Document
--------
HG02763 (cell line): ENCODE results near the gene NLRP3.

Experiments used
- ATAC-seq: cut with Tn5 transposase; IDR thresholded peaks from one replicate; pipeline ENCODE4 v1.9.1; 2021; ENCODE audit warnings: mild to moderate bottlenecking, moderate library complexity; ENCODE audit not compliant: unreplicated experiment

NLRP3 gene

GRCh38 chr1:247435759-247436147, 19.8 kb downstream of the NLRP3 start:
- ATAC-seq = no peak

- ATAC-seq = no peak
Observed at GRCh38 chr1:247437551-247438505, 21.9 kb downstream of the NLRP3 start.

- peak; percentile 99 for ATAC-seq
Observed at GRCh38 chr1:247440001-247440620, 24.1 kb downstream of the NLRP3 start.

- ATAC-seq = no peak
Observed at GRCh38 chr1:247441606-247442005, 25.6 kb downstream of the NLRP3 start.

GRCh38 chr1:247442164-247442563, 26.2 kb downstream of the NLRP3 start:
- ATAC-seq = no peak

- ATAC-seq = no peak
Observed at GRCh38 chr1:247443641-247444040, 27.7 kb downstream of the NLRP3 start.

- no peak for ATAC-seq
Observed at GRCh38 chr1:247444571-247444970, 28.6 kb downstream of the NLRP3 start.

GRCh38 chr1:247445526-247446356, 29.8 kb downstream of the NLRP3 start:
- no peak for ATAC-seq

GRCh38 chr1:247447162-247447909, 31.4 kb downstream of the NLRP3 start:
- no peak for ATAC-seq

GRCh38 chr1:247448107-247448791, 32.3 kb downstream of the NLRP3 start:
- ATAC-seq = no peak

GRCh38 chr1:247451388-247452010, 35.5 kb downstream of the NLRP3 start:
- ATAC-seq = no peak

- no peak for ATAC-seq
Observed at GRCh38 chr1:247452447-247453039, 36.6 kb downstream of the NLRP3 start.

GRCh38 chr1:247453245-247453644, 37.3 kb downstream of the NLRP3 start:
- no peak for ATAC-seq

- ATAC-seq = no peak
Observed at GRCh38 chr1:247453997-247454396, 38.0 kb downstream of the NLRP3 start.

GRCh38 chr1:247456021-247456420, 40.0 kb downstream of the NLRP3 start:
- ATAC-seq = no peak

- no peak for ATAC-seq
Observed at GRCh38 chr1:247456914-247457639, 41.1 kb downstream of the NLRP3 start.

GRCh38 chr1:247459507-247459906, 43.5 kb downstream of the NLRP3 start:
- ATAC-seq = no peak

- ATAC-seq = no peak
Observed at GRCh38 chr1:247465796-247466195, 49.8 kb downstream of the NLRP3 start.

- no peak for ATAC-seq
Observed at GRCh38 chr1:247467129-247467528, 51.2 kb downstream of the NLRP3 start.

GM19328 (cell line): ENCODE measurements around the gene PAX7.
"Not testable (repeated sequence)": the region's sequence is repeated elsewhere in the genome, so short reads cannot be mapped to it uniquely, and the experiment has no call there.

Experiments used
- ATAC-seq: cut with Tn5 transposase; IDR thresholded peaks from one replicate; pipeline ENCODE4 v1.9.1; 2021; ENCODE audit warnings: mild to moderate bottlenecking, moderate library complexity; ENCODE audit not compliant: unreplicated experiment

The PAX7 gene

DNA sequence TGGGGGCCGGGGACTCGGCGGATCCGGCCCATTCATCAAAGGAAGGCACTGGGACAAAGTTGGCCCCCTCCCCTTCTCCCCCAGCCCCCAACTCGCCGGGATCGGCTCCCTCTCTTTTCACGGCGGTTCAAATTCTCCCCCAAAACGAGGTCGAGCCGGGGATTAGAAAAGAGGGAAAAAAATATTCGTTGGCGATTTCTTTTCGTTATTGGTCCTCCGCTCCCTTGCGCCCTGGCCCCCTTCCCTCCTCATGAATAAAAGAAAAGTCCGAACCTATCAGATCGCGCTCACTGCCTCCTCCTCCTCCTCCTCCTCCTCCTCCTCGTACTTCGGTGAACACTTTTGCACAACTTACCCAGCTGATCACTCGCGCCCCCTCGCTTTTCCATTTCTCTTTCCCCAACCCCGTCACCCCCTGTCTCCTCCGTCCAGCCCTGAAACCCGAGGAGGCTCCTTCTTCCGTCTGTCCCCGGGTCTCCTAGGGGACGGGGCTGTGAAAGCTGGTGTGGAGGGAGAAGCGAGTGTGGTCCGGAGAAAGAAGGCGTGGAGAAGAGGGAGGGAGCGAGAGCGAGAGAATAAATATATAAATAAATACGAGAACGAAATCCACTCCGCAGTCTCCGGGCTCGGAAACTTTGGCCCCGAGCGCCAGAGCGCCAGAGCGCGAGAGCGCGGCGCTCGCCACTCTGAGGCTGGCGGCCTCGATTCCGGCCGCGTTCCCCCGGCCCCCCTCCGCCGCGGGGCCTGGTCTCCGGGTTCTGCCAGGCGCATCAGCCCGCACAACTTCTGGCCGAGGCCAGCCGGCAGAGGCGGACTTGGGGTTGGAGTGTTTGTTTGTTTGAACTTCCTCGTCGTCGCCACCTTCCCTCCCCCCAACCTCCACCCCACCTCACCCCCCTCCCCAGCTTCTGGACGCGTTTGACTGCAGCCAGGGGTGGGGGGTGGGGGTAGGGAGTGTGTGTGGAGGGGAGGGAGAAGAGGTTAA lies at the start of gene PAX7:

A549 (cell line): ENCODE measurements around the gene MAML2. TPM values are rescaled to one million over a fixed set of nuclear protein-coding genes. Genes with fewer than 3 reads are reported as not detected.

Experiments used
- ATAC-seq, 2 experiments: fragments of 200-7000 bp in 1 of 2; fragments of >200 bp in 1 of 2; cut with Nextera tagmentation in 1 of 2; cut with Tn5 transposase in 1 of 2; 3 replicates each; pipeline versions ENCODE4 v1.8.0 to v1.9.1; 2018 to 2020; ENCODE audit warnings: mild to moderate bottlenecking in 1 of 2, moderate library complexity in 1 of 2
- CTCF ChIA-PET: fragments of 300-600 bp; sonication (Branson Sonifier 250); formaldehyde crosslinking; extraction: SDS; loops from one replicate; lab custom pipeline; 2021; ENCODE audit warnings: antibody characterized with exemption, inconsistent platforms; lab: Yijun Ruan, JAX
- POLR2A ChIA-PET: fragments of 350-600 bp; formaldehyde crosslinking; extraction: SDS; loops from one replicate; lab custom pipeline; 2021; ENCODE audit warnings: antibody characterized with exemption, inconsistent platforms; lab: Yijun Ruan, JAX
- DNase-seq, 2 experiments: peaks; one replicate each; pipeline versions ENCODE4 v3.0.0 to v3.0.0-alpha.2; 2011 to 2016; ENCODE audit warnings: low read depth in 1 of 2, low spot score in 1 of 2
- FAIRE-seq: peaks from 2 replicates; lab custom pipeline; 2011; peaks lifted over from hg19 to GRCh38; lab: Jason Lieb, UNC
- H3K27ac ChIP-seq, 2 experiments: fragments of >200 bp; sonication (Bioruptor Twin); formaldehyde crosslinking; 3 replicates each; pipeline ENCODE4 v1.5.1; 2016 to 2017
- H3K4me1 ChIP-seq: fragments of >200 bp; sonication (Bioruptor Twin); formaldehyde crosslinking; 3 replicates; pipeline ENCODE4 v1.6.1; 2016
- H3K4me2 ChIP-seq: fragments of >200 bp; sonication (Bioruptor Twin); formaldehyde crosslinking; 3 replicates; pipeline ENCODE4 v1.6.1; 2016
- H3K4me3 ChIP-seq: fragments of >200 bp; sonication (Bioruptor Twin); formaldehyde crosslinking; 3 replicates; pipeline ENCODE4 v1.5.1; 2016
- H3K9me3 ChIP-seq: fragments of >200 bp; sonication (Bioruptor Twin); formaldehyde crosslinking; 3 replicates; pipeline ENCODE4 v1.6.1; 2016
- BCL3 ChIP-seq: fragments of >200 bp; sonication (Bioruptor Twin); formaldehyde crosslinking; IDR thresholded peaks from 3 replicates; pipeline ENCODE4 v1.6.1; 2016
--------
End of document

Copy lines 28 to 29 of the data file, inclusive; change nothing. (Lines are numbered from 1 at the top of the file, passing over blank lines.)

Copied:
Observed at GRCh38 chr1:247452447-247453039, 36.6 kb downstream of the NLRP3 start.

GRCh38 chr1:247453245-247453644, 37.3 kb downstream of the NLRP3 start: